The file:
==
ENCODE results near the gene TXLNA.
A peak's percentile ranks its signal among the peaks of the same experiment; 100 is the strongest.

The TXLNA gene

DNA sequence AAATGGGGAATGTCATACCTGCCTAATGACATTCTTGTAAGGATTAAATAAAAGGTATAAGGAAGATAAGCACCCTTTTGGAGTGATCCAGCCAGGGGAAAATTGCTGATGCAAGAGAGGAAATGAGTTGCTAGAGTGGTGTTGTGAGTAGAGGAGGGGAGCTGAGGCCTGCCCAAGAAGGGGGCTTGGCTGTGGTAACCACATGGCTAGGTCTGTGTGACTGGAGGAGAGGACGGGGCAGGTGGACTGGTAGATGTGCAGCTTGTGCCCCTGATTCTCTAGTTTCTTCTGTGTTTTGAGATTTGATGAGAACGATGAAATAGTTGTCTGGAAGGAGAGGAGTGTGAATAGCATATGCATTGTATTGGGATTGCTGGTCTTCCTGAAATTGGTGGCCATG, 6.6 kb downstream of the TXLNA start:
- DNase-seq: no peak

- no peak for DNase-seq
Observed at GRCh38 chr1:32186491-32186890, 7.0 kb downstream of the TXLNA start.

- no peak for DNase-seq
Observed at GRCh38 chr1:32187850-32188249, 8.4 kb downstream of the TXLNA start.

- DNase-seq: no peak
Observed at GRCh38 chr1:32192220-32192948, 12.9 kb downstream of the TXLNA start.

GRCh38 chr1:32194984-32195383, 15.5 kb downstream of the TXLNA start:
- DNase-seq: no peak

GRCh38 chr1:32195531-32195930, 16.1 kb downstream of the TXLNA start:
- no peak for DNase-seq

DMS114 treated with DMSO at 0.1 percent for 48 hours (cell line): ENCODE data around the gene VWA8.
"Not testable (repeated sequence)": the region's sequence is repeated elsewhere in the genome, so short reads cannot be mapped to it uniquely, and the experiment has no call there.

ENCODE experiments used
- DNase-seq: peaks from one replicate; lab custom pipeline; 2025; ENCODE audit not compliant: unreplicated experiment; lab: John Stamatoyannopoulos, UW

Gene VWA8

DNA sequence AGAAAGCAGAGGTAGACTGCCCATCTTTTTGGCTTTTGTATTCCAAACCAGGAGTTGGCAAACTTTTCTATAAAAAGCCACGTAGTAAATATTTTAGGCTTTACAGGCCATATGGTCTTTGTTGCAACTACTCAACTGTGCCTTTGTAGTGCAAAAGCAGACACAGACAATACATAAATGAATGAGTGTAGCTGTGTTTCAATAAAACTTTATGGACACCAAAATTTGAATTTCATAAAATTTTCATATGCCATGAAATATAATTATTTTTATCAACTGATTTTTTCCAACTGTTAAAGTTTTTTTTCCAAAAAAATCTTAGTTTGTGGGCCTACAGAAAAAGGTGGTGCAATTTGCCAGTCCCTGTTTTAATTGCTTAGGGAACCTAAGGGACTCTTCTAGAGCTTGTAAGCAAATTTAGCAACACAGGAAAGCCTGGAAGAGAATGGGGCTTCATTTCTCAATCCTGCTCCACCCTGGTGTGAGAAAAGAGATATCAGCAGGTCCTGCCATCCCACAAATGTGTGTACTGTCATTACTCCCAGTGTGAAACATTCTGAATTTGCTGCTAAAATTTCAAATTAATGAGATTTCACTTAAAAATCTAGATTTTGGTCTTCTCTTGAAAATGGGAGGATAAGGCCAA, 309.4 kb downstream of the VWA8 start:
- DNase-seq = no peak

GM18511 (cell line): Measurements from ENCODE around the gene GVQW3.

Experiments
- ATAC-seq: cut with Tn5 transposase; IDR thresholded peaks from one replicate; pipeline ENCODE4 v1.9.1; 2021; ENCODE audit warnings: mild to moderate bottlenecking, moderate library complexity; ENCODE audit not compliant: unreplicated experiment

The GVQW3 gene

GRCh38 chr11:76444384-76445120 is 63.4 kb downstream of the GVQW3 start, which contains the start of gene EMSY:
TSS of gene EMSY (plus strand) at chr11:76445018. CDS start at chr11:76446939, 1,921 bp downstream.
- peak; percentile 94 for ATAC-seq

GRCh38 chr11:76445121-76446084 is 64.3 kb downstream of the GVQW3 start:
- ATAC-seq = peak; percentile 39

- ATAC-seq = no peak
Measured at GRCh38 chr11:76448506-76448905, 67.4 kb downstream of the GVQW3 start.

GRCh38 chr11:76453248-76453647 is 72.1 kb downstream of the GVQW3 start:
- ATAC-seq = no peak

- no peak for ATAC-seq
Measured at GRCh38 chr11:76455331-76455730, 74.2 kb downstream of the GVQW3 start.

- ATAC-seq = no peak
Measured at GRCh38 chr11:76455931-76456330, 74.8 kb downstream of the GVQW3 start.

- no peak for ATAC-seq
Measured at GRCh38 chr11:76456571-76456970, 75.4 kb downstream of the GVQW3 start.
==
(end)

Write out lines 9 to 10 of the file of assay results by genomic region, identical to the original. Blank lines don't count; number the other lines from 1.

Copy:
Observed at GRCh38 chr1:32187850-32188249, 8.4 kb downstream of the TXLNA start.

- DNase-seq: no peak